Ryan has been traveling for longer than I have, but only by virtue of being older. His first foray overseas from London, UK, was at age 17, when he backpacked around France with a friend and discovered along the way he wasn’t crazy about sleeping in a tent. By 19, he’d graduated to solo traveling and had landed with a thud (overweight bag with 5 pairs of shoes and no flip-flops) in Bangkok. It was hot, humid and completely and wonderfully foreign. And from there, he’s never looked back.
Loving life on the edge, Ryan made a sport out of arriving to new towns short on money, with no job and knowing no one. It’s led to some quirky employment opportunities, a few impromptu starvation diets and what my father would call a lot of character-building.
Not that my father would approve of such things. In fact, when my parents came to Spain to meet Ryan for the first time, my father tried to drag me back home on a plane. Ryan’s lack of a stable career coupled with his desire to marry me didn’t do much for his reputation with my family. Luckily, he is irresistibly charming.
As a traveling companion, Ryan brings a lot to the table. First and foremost, a willingness to sell the table. In fact, he’ll sell everything if it means he can move quicker, lighter and freer. With or without a plan, he’s happiest when standing on a train platform or marina dock, imagining the possibilities. Ryan’s laissez-faire attitude and blind confidence in himself makes him a great problem solver. He’d be a handy companion if we ever got stuck in a well — not only would he find a way out, but he’d find the shortest route to the nearest pub.
Ryan’s skills from his extensive job history (or scattered resume, depending on your view) has come in rather handy. We’ve not yet needed to build our own suspension bridge (which he assures me he can do), but his experience as a test driver, magazine writer, website architect and marketer have all contributed to building a successful business. And Ryan’s reputation and work in the field of English language education have led to us making great friends across the globe and have connected us to language schools worldwide. Lastly, his stints as a barman have given him the skills to mix a mean chocolate martini.
Ryan has been on the road now for over 20 years, and it doesn’t look like he’ll stop any time soon. He’s like a kid with ADD fidgeting in the corner of the classroom. Ryan has traveled extensively throughout Asia, Europe, the Americas, the Caribbean, Africa and the Middle East and would do it all again. Which he just might do now that he’s learned to sail and has found his partner in crime.
Ryan is the co-founder of Teaching House, an international organization dedicated to English language teacher training and helping people fulfill their dreams of teaching English abroad.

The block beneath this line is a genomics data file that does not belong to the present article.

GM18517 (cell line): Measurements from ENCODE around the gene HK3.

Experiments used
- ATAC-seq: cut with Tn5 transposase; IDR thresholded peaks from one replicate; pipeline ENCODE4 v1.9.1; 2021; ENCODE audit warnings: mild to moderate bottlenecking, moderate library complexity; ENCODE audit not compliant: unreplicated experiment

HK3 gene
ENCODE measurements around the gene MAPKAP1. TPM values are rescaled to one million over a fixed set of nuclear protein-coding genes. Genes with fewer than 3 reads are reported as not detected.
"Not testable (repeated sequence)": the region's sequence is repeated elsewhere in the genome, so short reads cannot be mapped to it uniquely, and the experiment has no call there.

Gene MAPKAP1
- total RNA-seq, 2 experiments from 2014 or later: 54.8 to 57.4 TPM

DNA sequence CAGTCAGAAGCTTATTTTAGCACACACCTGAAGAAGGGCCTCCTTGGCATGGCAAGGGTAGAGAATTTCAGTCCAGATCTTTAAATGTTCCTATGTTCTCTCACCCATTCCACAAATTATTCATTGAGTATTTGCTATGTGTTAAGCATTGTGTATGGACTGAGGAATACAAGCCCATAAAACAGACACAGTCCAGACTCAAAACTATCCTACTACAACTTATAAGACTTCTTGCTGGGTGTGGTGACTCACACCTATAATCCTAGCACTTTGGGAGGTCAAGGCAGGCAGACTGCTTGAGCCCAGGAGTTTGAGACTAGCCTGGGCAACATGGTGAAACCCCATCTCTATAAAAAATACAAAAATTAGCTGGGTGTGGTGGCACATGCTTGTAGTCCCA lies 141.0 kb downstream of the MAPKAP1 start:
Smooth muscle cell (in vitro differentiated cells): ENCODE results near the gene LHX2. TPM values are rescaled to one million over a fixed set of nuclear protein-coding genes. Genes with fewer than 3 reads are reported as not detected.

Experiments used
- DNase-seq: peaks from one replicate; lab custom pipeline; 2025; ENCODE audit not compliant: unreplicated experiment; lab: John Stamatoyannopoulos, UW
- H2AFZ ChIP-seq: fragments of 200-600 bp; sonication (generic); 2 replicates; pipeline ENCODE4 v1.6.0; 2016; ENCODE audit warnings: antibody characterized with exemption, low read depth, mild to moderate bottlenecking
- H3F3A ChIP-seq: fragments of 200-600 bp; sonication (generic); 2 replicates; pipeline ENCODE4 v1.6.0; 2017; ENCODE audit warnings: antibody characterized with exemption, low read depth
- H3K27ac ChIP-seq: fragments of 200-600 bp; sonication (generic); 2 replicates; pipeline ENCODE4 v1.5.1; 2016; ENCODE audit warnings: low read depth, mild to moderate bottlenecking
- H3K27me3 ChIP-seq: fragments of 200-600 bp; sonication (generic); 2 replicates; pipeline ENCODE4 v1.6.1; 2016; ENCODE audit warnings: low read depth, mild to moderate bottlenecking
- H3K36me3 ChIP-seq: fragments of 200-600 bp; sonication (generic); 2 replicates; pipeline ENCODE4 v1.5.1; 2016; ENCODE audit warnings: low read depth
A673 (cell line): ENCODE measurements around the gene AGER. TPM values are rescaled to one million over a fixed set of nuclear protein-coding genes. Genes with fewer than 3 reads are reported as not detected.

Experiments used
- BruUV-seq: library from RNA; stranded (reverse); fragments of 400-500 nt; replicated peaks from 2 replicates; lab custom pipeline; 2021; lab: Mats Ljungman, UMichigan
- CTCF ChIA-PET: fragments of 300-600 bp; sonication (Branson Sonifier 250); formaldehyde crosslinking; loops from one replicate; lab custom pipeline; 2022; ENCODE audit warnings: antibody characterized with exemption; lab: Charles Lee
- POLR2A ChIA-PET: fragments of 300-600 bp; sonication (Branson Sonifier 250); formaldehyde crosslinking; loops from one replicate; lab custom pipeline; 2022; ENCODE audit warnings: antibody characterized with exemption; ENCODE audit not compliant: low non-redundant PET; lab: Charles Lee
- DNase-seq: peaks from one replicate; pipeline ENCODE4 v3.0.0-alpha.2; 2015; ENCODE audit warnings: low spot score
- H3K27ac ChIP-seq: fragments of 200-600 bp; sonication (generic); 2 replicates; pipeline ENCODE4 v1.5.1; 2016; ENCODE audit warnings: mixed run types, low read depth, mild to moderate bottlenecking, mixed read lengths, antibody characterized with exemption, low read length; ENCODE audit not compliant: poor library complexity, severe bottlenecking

Cheeky Monkey is a 2015 Fountaine-Pajot Helia 44, which Ryan and I bought when we sold our companies in 2015 and decided it was time to leave North American shores and head off on a journey around the world. As you can see, Cheeky Monkey is quite an upgrade from our previous cruising boat Hideaway (see below) but the increase in liveaboard space was something we wanted not just for us.
We have dreamed of sharing our journey with friends, travelers and sailors, so we wanted the kind of liveaboard space that would allow us to spread out comfortably at anchor and also have guests on board without feeling like sardines packed into a floating can. After all, what’s the fun in keeping all this luxury to ourselves? Instead, we thought it would be fun to invite fun, talented, dynamic people on board to share in the adventure and the fun of doing something adventurous (like sailing across oceans) and creative (like making films for Chase the Story, our YouTube Channel).
This was taken our first night on board Cheeky Monkey in France.
One of the most commonly asked questions I get about our new boat purchase is “Why this boat? What is it you like about it?”
So I wrote this post Choosing the Right Boat for Us: The Fountaine-Pajot Helia 44 to offer a little insight into our thought process when shopping for our “dream” boat.
And if you’ve found this site because you are interested in buying a Fountaine-Pajot catamaran one day, you may have already read about the hardships and successes we’ve had with our purchasing process — it’s something I’m very open to sharing as there are pitfalls that I wish I’d known better to avoid.
Spoiler alert: We LOVE our Helia to the moon and back and wouldn’t trade it for any other boat. We just wish we had not done our post-factory outfitting in La Rochelle…and we wish we’d used a different broker.
Hideaway was our first boat and the boat we sailed on when this blog started.
She is a Catalina 34 coastal cruising sailboat named for what we used it as, as well as a bar in TriBeCa, New York, on the corner of Greenwich Street and Duane Street. This adorable neighborhood pub is where Ryan first got our friend Rich drunk and convinced him to buy a boat with us in 2007. The rest is, well, a story, which has resulted in a lot of blog posts.
For all you curious boat-lovers out there, here are a few photos of our former floating home: